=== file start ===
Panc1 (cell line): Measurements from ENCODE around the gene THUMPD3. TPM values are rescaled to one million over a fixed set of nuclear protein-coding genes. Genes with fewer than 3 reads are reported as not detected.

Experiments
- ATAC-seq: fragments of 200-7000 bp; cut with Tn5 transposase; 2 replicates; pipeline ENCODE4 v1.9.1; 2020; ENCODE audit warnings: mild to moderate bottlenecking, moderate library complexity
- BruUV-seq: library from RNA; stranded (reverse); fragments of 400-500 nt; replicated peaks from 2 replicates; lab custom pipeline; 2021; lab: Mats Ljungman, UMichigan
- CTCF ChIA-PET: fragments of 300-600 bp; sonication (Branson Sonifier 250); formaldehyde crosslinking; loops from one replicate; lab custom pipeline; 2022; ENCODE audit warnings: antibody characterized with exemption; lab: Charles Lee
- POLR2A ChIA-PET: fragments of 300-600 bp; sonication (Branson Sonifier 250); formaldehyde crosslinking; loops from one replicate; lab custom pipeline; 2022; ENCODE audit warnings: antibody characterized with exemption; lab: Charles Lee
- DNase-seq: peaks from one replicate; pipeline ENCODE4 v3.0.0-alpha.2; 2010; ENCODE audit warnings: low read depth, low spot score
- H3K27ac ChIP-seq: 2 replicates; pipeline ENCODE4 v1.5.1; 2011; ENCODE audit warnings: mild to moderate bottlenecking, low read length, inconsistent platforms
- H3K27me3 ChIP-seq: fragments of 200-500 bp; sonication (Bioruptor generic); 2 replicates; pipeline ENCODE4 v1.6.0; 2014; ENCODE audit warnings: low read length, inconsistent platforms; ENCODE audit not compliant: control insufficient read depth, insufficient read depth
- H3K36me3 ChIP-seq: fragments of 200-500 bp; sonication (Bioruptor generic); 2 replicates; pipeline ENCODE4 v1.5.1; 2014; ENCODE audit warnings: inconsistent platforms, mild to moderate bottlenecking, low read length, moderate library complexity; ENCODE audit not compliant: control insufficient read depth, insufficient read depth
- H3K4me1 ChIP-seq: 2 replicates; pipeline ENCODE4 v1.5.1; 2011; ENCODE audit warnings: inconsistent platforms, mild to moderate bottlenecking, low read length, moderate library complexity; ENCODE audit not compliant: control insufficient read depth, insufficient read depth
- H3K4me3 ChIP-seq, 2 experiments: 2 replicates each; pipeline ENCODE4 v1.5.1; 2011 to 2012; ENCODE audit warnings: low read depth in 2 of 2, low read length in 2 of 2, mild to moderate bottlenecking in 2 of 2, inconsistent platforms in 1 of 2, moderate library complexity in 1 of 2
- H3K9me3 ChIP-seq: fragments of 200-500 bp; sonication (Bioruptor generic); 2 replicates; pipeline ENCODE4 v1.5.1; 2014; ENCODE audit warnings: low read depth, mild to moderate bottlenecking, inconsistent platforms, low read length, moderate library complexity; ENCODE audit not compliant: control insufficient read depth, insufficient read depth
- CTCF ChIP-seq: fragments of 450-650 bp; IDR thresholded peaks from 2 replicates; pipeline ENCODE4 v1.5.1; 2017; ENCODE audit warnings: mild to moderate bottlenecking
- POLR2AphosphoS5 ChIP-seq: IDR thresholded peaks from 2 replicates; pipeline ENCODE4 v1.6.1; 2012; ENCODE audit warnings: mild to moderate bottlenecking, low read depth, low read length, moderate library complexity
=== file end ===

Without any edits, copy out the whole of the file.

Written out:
Panc1 (cell line): Measurements from ENCODE around the gene THUMPD3. TPM values are rescaled to one million over a fixed set of nuclear protein-coding genes. Genes with fewer than 3 reads are reported as not detected.

Experiments
- ATAC-seq: fragments of 200-7000 bp; cut with Tn5 transposase; 2 replicates; pipeline ENCODE4 v1.9.1; 2020; ENCODE audit warnings: mild to moderate bottlenecking, moderate library complexity
- BruUV-seq: library from RNA; stranded (reverse); fragments of 400-500 nt; replicated peaks from 2 replicates; lab custom pipeline; 2021; lab: Mats Ljungman, UMichigan
- CTCF ChIA-PET: fragments of 300-600 bp; sonication (Branson Sonifier 250); formaldehyde crosslinking; loops from one replicate; lab custom pipeline; 2022; ENCODE audit warnings: antibody characterized with exemption; lab: Charles Lee
- POLR2A ChIA-PET: fragments of 300-600 bp; sonication (Branson Sonifier 250); formaldehyde crosslinking; loops from one replicate; lab custom pipeline; 2022; ENCODE audit warnings: antibody characterized with exemption; lab: Charles Lee
- DNase-seq: peaks from one replicate; pipeline ENCODE4 v3.0.0-alpha.2; 2010; ENCODE audit warnings: low read depth, low spot score
- H3K27ac ChIP-seq: 2 replicates; pipeline ENCODE4 v1.5.1; 2011; ENCODE audit warnings: mild to moderate bottlenecking, low read length, inconsistent platforms
- H3K27me3 ChIP-seq: fragments of 200-500 bp; sonication (Bioruptor generic); 2 replicates; pipeline ENCODE4 v1.6.0; 2014; ENCODE audit warnings: low read length, inconsistent platforms; ENCODE audit not compliant: control insufficient read depth, insufficient read depth
- H3K36me3 ChIP-seq: fragments of 200-500 bp; sonication (Bioruptor generic); 2 replicates; pipeline ENCODE4 v1.5.1; 2014; ENCODE audit warnings: inconsistent platforms, mild to moderate bottlenecking, low read length, moderate library complexity; ENCODE audit not compliant: control insufficient read depth, insufficient read depth
- H3K4me1 ChIP-seq: 2 replicates; pipeline ENCODE4 v1.5.1; 2011; ENCODE audit warnings: inconsistent platforms, mild to moderate bottlenecking, low read length, moderate library complexity; ENCODE audit not compliant: control insufficient read depth, insufficient read depth
- H3K4me3 ChIP-seq, 2 experiments: 2 replicates each; pipeline ENCODE4 v1.5.1; 2011 to 2012; ENCODE audit warnings: low read depth in 2 of 2, low read length in 2 of 2, mild to moderate bottlenecking in 2 of 2, inconsistent platforms in 1 of 2, moderate library complexity in 1 of 2
- H3K9me3 ChIP-seq: fragments of 200-500 bp; sonication (Bioruptor generic); 2 replicates; pipeline ENCODE4 v1.5.1; 2014; ENCODE audit warnings: low read depth, mild to moderate bottlenecking, inconsistent platforms, low read length, moderate library complexity; ENCODE audit not compliant: control insufficient read depth, insufficient read depth
- CTCF ChIP-seq: fragments of 450-650 bp; IDR thresholded peaks from 2 replicates; pipeline ENCODE4 v1.5.1; 2017; ENCODE audit warnings: mild to moderate bottlenecking
- POLR2AphosphoS5 ChIP-seq: IDR thresholded peaks from 2 replicates; pipeline ENCODE4 v1.6.1; 2012; ENCODE audit warnings: mild to moderate bottlenecking, low read depth, low read length, moderate library complexity